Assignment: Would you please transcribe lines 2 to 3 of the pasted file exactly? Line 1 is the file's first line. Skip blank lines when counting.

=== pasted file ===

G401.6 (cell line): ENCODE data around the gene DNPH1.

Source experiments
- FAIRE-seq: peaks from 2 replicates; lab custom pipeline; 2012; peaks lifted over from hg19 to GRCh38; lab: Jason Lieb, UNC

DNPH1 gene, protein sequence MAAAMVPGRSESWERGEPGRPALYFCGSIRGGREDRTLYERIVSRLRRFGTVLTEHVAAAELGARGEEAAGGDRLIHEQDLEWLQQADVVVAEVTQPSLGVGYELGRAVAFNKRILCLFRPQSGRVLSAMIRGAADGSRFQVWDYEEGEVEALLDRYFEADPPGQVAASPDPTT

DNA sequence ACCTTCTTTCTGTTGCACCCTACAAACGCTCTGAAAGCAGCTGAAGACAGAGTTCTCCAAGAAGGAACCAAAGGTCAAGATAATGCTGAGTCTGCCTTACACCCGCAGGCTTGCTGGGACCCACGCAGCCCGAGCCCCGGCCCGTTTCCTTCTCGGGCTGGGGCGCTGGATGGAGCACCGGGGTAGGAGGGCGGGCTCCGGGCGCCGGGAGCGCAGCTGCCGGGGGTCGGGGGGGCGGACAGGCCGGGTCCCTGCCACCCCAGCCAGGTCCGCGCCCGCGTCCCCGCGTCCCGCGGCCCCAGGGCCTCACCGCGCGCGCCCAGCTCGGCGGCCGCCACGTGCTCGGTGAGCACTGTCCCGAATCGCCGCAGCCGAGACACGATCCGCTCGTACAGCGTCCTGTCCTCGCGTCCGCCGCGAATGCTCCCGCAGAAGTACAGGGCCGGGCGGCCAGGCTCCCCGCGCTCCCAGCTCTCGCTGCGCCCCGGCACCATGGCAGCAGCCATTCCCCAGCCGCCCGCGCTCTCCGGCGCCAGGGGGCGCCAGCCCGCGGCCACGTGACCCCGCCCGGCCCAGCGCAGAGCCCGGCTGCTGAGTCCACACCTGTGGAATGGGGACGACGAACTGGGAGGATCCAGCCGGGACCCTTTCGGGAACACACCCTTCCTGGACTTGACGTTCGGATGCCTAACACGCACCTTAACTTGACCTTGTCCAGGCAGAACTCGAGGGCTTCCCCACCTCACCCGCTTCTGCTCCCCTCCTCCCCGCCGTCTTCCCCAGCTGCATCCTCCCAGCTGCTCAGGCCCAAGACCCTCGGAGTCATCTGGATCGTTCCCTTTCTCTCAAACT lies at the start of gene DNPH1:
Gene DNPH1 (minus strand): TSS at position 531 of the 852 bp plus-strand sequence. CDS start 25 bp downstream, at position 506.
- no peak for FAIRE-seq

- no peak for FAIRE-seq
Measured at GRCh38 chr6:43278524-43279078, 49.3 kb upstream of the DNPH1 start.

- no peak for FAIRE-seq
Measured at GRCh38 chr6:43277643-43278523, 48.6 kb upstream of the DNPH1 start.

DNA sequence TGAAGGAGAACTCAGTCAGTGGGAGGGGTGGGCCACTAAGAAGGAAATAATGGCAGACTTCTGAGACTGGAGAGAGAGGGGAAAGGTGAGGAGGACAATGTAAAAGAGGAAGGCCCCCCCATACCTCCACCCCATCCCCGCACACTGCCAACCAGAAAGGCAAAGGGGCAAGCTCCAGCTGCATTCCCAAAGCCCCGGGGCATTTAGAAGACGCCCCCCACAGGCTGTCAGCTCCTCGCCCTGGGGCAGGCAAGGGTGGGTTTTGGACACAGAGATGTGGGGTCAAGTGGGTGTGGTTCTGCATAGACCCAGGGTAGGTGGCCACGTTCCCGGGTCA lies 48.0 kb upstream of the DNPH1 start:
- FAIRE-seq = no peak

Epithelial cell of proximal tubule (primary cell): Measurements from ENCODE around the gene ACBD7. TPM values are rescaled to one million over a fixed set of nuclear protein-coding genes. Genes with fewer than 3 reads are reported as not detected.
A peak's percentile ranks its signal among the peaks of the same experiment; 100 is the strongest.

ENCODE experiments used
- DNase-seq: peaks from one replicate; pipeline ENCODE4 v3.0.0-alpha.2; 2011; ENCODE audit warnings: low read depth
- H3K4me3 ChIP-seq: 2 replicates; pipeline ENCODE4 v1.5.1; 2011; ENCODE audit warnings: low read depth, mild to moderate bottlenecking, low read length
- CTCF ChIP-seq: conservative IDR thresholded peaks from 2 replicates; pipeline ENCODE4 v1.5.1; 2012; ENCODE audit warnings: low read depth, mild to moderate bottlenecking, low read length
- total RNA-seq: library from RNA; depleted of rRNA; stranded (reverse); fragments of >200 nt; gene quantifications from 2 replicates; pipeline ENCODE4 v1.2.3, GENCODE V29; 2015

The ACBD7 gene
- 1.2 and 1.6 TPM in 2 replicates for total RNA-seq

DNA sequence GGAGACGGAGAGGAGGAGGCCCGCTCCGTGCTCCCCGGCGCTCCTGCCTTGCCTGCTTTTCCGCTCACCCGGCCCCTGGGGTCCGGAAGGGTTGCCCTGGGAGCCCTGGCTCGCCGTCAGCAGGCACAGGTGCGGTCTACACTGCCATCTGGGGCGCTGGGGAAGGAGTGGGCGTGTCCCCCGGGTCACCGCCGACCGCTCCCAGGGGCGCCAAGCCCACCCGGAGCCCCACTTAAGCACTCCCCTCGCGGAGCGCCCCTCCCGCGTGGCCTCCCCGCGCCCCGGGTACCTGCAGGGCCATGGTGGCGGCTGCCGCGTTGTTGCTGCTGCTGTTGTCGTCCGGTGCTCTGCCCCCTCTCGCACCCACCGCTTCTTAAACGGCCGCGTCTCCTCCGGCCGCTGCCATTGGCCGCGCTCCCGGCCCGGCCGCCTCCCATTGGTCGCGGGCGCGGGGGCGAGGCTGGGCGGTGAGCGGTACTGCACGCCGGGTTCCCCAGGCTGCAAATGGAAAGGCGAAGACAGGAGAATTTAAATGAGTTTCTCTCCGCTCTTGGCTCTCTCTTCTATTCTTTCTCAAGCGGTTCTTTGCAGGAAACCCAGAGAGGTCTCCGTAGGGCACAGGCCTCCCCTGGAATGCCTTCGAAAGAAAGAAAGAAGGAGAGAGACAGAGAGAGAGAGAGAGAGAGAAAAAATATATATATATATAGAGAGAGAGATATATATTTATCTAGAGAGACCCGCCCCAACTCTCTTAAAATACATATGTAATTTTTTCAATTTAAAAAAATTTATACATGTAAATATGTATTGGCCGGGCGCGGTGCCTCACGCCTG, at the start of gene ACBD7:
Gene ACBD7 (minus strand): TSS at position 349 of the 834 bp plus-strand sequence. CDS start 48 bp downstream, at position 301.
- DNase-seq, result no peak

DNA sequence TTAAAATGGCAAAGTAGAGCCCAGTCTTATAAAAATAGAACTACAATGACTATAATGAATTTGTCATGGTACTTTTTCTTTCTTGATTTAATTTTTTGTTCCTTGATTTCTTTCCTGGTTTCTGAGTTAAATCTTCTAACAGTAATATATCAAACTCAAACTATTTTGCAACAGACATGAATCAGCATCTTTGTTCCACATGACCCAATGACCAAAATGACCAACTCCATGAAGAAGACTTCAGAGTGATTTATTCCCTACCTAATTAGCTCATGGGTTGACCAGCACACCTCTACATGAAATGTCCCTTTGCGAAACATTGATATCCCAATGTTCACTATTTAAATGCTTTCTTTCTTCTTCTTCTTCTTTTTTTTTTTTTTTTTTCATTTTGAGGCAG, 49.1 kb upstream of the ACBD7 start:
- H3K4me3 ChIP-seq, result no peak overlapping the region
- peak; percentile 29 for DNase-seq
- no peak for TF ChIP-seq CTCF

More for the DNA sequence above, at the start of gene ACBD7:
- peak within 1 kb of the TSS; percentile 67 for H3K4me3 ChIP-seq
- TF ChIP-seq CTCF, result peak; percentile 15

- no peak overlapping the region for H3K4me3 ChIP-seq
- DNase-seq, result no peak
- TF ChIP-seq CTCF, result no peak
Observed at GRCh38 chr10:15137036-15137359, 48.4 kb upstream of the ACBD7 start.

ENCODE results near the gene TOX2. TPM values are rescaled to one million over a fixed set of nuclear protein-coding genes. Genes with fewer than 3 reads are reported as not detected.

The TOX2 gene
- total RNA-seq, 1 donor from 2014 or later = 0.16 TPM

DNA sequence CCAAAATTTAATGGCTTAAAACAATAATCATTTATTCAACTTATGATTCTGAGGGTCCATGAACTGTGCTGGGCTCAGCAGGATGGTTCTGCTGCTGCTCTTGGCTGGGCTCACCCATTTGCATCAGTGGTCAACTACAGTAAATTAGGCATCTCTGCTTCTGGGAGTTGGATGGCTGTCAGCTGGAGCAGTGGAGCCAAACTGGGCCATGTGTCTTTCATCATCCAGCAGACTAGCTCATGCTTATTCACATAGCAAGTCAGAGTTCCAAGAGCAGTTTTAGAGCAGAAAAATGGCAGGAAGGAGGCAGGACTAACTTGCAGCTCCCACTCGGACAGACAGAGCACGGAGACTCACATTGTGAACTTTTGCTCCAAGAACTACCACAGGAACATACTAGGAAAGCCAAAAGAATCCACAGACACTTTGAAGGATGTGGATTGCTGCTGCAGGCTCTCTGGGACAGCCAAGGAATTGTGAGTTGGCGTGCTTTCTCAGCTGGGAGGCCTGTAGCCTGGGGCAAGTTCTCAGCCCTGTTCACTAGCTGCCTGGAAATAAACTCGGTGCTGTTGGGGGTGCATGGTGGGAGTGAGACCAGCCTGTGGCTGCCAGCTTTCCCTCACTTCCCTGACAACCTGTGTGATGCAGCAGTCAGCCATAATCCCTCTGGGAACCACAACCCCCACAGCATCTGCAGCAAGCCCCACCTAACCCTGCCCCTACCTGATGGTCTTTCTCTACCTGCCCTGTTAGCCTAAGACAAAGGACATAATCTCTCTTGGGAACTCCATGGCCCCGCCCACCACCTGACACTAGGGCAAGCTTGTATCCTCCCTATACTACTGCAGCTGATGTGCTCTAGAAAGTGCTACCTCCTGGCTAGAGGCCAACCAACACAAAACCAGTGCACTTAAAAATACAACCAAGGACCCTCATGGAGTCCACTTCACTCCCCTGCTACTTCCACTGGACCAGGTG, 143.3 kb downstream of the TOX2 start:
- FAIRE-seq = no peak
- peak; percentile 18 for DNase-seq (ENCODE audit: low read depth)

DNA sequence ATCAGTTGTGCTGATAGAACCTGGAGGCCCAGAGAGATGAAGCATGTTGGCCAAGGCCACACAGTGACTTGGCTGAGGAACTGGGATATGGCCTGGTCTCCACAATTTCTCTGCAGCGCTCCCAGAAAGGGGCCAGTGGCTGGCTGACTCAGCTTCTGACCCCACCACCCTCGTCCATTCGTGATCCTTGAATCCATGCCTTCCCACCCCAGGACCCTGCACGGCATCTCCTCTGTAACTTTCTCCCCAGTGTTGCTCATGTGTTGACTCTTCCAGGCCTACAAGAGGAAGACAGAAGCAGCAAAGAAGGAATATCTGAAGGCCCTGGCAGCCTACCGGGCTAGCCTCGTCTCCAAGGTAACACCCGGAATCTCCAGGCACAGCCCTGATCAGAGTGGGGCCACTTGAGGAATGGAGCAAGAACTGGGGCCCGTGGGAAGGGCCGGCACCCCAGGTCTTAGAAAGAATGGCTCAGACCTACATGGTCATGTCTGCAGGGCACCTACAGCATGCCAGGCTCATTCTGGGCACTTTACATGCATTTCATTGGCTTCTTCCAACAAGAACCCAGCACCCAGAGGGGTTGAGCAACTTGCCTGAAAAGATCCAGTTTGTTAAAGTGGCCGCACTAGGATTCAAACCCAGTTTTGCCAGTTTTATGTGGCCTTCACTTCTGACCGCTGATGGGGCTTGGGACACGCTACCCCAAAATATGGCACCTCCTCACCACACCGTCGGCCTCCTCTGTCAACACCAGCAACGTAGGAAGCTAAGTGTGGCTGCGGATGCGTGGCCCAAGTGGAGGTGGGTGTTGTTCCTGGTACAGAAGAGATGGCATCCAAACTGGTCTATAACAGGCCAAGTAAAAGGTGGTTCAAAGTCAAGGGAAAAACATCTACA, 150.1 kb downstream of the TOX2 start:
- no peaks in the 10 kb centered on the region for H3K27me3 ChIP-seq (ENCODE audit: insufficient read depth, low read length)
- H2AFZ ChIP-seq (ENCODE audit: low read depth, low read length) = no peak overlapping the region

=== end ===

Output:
Source experiments
- FAIRE-seq: peaks from 2 replicates; lab custom pipeline; 2012; peaks lifted over from hg19 to GRCh38; lab: Jason Lieb, UNC